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Salisbury Church Partners with Community to Open Homeless Shelter

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“How could we not serve the community with the community outreach building?”

The shelter provides homeless men with nightly lodging.

When a local non-profit organization supporting homeless men in Salisbury, Md., needed a new location for its winter shelter, the Park church decided to lend a hand. 

Hands and Hearts Ending Homelessness (HHEH) was founded 18 years ago after three men froze to death in Salisbury. The organization partners with the city government and area churches of different denominations to aid homeless men in the city.

For the last three years, the director of HHEH has been Walter Davidson, a member of the Park church. When HHEH needed to find another location for the shelter this year, Davidson reached out to his home congregation right away. 

“It’s very gratifying to have my church come alongside this ministry and pick this ministry up and run with it,” Davidson says.

Greg Carlson, pastor of the Park church, approached the church board about utilizing the community service building that sits across the parking lot from the church as a shelter, and the board unanimously agreed.

“You could sense the Holy Spirit in the room in that board meeting,” Carlson says. “We have this building, and, of course, during COVID, we weren’t using it much at all. How could we not serve the community with the communityoutreach building?”

With the board’s approval, members converted the church’s community outreach building into a shelter, bringing in beds and setting up area dividers. The shelter opened to serve the community on Nov. 6. 

In addition to providing nightly lodging, the men’s shelter offers hot showers, clean clothes, haircuts, and warm meals. HHEH also works to find permanent housing for the men, which they achieved for more than 20 men last year.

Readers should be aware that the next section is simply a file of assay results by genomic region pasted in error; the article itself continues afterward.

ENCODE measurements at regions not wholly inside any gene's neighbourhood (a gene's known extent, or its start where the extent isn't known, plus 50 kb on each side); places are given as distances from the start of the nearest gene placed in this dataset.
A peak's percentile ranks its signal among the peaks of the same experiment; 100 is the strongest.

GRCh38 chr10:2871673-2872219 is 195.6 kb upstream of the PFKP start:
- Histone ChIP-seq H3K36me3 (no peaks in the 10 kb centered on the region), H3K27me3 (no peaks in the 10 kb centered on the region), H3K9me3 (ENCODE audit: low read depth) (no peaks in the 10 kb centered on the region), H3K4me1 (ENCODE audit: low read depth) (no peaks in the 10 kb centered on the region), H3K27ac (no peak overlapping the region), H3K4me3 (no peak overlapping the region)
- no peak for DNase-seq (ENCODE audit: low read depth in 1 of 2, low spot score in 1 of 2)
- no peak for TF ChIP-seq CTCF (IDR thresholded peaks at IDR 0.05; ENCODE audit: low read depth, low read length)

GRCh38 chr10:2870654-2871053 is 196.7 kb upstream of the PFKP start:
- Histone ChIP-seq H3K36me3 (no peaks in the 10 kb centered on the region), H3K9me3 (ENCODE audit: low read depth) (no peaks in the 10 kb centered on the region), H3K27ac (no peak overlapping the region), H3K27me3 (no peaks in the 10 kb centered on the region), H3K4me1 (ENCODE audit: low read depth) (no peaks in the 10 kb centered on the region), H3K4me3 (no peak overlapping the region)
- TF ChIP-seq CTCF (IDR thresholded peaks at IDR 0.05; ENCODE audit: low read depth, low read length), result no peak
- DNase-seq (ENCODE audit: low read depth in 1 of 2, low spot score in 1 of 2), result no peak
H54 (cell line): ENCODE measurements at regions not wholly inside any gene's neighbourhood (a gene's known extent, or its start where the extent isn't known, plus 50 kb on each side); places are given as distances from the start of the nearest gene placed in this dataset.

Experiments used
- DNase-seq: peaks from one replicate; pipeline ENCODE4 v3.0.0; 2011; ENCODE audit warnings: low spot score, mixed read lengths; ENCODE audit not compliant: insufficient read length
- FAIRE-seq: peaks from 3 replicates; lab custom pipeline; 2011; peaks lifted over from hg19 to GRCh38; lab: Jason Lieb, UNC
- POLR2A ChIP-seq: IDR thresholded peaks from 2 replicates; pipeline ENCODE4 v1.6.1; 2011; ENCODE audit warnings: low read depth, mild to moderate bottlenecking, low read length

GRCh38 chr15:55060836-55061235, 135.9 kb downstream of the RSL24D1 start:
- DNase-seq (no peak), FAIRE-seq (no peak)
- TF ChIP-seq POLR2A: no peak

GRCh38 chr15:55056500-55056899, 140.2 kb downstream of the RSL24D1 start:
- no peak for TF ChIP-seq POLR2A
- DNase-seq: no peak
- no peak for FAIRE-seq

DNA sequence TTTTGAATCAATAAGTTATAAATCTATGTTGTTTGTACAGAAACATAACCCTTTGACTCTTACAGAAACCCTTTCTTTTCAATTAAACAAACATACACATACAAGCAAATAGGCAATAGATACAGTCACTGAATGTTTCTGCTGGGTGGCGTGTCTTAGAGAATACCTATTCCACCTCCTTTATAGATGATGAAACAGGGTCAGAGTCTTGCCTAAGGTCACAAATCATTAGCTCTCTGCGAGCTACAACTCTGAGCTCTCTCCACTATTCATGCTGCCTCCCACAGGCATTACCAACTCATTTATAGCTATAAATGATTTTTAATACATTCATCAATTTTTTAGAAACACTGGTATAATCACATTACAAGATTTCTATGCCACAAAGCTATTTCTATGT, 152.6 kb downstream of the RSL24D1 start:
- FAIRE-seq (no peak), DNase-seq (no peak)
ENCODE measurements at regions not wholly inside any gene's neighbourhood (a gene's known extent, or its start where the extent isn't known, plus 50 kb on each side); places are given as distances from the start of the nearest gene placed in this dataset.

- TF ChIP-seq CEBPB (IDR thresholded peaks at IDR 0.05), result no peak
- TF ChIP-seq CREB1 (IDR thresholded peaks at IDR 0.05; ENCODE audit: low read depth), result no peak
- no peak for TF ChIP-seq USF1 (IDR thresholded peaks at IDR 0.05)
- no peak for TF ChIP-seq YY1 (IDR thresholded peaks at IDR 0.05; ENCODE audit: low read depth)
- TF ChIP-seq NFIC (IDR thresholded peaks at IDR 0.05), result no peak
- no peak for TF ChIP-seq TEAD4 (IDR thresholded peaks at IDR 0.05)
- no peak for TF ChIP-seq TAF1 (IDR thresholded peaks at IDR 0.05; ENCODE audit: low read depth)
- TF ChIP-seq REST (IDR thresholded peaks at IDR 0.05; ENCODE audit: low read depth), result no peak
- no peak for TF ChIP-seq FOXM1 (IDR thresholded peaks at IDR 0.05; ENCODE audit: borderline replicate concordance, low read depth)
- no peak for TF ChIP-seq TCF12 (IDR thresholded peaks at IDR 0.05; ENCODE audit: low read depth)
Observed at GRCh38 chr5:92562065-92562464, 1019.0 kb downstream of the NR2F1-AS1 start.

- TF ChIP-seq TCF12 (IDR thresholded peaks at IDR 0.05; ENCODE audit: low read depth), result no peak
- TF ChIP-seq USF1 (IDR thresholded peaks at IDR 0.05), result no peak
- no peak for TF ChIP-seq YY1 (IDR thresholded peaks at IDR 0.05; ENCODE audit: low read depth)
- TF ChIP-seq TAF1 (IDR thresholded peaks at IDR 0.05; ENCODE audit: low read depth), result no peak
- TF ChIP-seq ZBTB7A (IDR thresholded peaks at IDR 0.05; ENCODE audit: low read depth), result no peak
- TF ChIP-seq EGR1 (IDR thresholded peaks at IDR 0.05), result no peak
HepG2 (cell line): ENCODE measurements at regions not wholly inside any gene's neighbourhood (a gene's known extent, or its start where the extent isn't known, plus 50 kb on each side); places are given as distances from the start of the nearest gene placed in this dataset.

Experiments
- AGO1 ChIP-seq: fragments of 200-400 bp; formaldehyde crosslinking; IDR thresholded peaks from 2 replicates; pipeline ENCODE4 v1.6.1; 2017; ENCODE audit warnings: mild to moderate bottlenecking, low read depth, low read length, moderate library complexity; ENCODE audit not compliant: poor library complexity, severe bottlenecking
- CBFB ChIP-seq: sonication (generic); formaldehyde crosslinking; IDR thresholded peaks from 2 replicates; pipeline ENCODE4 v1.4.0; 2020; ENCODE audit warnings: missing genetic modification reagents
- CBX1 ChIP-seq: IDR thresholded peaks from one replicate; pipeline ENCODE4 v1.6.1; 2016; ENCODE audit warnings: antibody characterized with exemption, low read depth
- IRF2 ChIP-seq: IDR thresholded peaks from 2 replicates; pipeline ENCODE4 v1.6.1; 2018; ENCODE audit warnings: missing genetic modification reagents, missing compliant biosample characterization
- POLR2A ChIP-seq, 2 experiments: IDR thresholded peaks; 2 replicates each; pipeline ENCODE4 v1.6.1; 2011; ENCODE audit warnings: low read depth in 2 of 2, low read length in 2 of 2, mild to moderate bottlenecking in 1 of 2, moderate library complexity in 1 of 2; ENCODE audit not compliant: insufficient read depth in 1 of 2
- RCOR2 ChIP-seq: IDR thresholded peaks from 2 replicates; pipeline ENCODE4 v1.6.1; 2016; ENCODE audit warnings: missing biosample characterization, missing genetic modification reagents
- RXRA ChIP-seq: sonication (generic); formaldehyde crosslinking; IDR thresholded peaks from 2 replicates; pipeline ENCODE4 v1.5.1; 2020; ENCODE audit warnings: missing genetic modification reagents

The community outreach center sits across the parking lot behind the church. 

Hosting the shelter at the Park church has provided opportunities for members to get involved in hands-on ministry through helping to prepare meals, providing supervision, and getting to know the men personally. Many of the men who have stayed at the shelter have chosen to attend the church’s Friday night vespers program and Sabbath morning worship service. 

“It’s been a tremendous blessing to our church,” Carlson says. “I’ve had more guests on the campus of the Park church in the last 30 days than I did in five years.”

Partnering with HHEH to host the shelter is the latest example of the Park church’s commitment to collaborating with local community organizations and government agencies to serve those in need. The church previously worked with its partners to open a community center in the city this summer. According to Carlson, these partnerships are essential for effective community witness and outreach.

“Partnerships with other community organizations are key, and I think it’s something that Adventists have been deficient in for a long time,” Carlson says. “We’re now [building those relationships] here in Salisbury. If I walk down the street and see the mayor, he knows me, and I know him. These connections are wonderful. It tells people that, “Hey, the Adventists do care!’”

The Park church has committed to hosting the men’s shelter in its facility through April 2022. 

“We would like to end homelessness; we know that’s not going to happen,” Davidson says. “But we’re going to take a big bite out of it.”

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